Since 1986, the Immigration Reform and Control Act (“IRCA”) requires all employers to complete an Employment Eligibility Verification Form I-9 for all new hires to physically verify an employee’s identity and authorization to accept employment, within the first three (3) days of employment, and to retain the form for three (3) years after the date of employment, or one (1) year after the date of termination of employment, whichever occurs later.
On August 1, 2023, the United States Citizenship and Immigration Services (“USCIS”) published a revised version of Form I-9. After October 31, 2023, all employers must use the latest version of Form I-9 to verify the identity and employment eligibility of all new hires, and/or for the reverification of expiring employment authorization of current employees (if applicable). After October 31, 2023, previous versions of Form I-9 will not be accepted, and failure to use the revised Form I-9 may result in penalties. A revised Spanish Form I-9 dated August 1, 2023 is available for use in Puerto Rico only. All employers should make sure to use the latest version of Form I-9, available at https://www.uscis.gov/i-9.
In addition, beginning on August 1, 2023, employers may remotely examine employees’ Form I-9 documents, provided they are enrolled in the E-Verify program.
Changes to the latest version of Form I-9 include:
• Reduced Sections 1 and 2 to a single sheet.
• Moved the Section 1 Preparer/Translator Certification area to a separate Supplement A that employers can use when necessary. This supplement provides three areas for current and future preparers and translators to complete as needed. Employers may attach additional supplements as needed.
• Moved Section 3 Reverification and Rehire to a standalone Supplement B that employers can use as needed for rehire or reverification. This supplement provides four areas for current and subsequent reverifications. Employers may attach additional supplements as needed.
• Removed use of “alien authorized to work” in Section 1 and replaced it with “noncitizen authorized to work” and clarified the difference between “noncitizen national” and “noncitizen authorized to work.”
• Ensured the form can be filled out on tablets and mobile devices by downloading onto the device and opening in the free Adobe Acrobat Reader app.
• Removed certain features to ensure the form can be downloaded easily. This also removes the requirement to enter N/A in certain fields.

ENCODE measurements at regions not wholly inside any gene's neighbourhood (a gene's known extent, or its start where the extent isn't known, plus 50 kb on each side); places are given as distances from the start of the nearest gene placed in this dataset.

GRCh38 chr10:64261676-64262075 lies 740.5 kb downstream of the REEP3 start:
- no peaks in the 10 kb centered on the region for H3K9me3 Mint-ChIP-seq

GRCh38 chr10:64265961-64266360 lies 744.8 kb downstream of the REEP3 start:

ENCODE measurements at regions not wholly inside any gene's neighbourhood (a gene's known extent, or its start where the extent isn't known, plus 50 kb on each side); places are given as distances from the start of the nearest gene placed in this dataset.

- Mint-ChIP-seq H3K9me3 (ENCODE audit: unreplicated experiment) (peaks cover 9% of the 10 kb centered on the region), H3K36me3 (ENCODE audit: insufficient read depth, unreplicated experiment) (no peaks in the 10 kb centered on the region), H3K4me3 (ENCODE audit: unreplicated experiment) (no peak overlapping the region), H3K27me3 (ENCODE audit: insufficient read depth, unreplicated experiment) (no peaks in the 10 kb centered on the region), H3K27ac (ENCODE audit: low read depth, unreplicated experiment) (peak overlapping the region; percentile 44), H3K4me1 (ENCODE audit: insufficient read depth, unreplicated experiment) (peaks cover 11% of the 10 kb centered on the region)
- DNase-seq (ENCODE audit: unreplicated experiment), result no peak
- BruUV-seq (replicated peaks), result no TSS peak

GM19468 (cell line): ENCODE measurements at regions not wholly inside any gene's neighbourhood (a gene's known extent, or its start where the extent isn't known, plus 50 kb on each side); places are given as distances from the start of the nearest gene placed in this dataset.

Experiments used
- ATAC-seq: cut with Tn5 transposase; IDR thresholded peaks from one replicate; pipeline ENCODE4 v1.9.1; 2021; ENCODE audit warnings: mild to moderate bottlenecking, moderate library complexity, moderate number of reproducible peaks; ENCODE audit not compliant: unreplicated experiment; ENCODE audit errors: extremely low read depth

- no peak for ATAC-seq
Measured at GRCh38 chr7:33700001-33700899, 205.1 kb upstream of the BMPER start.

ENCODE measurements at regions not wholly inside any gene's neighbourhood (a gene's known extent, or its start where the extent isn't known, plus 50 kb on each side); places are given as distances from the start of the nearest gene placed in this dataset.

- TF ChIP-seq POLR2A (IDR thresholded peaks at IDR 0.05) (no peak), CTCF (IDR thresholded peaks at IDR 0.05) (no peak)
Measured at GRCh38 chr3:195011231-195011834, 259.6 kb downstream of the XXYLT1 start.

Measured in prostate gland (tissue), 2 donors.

• Improved guidance to the Lists of Acceptable Documents to include some acceptable receipts, guidance, and links to information on automatic extensions of employment authorization documentation.
• Added a checkbox for E-Verify employers to indicate when they have remotely examined Form I-9 documents.
On a separate note, the United States Immigration and Customs Enforcement (“ICE”) announced that, effective July 31, 2023, COVID-19 related flexibilities for the remote inspection of employee documents would end. These flexibilities were originally announced in March 2020 and updated in March 2021. Employers must now complete in person physical document inspections for employees whose documents were inspected remotely during the temporary flexibility period by August 30, 2023. This announcement gives employers additional time to complete in-person physical inspection of identity and employment authorization documents and annotate the Form I-9 for this population. As discussed above, employers enrolled in the E-Verify program may prospectively use remote examination for I-9 documents as of August 1, 2023.
Please contact Mariel Y. Haack, Esq., at (787) 281-1951, firstname.lastname@example.org, or Edwin J. Seda- Fernández, Esq., (787) 281-1822, email@example.com, if you have any further questions regarding the revised Form I-9 or the required in-person document inspections for employees whose documents were inspected remotely during the COVID-19 pandemic.
On May 11, 2023, at 4:30pm, Mariel Y. Haack, Shareholder of AMG’s Labor and Employment Department, will participate as a speaker at the 2023 Puerto Rico HotelierCon, sponsored by the Puerto Rico Tourism Company. Mariel will discuss how to approach mental health in the workplace from a legal perspective.